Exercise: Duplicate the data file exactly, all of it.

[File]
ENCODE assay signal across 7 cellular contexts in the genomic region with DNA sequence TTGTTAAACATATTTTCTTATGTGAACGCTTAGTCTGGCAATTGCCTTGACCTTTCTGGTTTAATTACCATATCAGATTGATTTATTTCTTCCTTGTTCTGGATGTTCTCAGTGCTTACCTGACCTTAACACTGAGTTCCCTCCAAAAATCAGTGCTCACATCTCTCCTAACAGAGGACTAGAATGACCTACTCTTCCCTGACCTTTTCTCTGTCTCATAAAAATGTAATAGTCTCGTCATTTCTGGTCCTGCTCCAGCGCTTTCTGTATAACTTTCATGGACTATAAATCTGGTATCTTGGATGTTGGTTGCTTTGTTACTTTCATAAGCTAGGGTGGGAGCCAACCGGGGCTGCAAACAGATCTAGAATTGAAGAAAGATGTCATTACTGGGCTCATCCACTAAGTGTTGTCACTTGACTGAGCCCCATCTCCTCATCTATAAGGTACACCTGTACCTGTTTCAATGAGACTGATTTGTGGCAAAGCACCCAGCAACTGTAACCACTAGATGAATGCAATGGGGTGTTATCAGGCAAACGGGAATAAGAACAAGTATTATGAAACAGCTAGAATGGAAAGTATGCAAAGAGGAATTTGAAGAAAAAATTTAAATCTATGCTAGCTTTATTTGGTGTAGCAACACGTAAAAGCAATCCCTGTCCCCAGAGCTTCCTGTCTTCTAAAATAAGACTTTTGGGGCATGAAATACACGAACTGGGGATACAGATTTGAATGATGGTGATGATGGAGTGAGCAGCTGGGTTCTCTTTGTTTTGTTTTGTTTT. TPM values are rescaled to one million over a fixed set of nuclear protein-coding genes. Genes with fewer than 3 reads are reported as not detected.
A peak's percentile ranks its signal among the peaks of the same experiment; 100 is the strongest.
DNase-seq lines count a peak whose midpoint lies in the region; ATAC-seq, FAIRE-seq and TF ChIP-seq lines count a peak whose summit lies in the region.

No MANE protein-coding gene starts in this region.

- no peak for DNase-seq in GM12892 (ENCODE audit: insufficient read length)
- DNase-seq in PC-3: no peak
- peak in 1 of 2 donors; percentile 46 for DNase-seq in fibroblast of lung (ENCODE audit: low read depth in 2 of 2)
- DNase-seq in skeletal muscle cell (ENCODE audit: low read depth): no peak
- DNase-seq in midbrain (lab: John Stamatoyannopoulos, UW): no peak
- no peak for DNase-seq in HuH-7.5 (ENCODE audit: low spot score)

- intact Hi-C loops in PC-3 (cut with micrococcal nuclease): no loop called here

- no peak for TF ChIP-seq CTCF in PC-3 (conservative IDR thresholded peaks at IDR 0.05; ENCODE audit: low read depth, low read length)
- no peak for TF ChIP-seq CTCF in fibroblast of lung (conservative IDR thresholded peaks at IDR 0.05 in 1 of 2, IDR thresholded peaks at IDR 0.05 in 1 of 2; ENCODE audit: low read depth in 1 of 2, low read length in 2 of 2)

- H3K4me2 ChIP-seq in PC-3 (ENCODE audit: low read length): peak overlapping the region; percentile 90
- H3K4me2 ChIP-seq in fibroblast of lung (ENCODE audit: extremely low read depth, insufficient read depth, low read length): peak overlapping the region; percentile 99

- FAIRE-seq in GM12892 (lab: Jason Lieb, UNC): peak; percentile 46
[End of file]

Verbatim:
ENCODE assay signal across 7 cellular contexts in the genomic region with DNA sequence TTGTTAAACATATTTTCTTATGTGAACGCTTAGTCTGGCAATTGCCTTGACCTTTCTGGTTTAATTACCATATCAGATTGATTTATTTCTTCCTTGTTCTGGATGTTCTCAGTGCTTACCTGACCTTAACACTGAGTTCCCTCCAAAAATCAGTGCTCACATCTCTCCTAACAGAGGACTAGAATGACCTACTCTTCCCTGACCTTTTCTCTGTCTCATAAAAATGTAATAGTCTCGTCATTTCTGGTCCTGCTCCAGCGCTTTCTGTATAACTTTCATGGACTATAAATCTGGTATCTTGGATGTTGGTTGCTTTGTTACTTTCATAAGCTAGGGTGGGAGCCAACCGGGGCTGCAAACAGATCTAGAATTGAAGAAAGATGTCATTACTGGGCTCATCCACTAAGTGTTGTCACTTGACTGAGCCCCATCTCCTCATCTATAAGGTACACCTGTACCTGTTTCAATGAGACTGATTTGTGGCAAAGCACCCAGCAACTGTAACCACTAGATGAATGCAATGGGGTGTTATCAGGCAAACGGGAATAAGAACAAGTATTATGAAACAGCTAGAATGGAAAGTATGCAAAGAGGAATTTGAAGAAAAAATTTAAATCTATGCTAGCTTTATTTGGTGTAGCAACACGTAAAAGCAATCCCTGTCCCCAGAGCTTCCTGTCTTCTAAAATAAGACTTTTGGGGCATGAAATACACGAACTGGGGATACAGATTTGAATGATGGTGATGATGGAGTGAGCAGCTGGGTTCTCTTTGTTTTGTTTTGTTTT. TPM values are rescaled to one million over a fixed set of nuclear protein-coding genes. Genes with fewer than 3 reads are reported as not detected.
A peak's percentile ranks its signal among the peaks of the same experiment; 100 is the strongest.
DNase-seq lines count a peak whose midpoint lies in the region; ATAC-seq, FAIRE-seq and TF ChIP-seq lines count a peak whose summit lies in the region.

No MANE protein-coding gene starts in this region.

- no peak for DNase-seq in GM12892 (ENCODE audit: insufficient read length)
- DNase-seq in PC-3: no peak
- peak in 1 of 2 donors; percentile 46 for DNase-seq in fibroblast of lung (ENCODE audit: low read depth in 2 of 2)
- DNase-seq in skeletal muscle cell (ENCODE audit: low read depth): no peak
- DNase-seq in midbrain (lab: John Stamatoyannopoulos, UW): no peak
- no peak for DNase-seq in HuH-7.5 (ENCODE audit: low spot score)

- intact Hi-C loops in PC-3 (cut with micrococcal nuclease): no loop called here

- no peak for TF ChIP-seq CTCF in PC-3 (conservative IDR thresholded peaks at IDR 0.05; ENCODE audit: low read depth, low read length)
- no peak for TF ChIP-seq CTCF in fibroblast of lung (conservative IDR thresholded peaks at IDR 0.05 in 1 of 2, IDR thresholded peaks at IDR 0.05 in 1 of 2; ENCODE audit: low read depth in 1 of 2, low read length in 2 of 2)

- H3K4me2 ChIP-seq in PC-3 (ENCODE audit: low read length): peak overlapping the region; percentile 90
- H3K4me2 ChIP-seq in fibroblast of lung (ENCODE audit: extremely low read depth, insufficient read depth, low read length): peak overlapping the region; percentile 99

- FAIRE-seq in GM12892 (lab: Jason Lieb, UNC): peak; percentile 46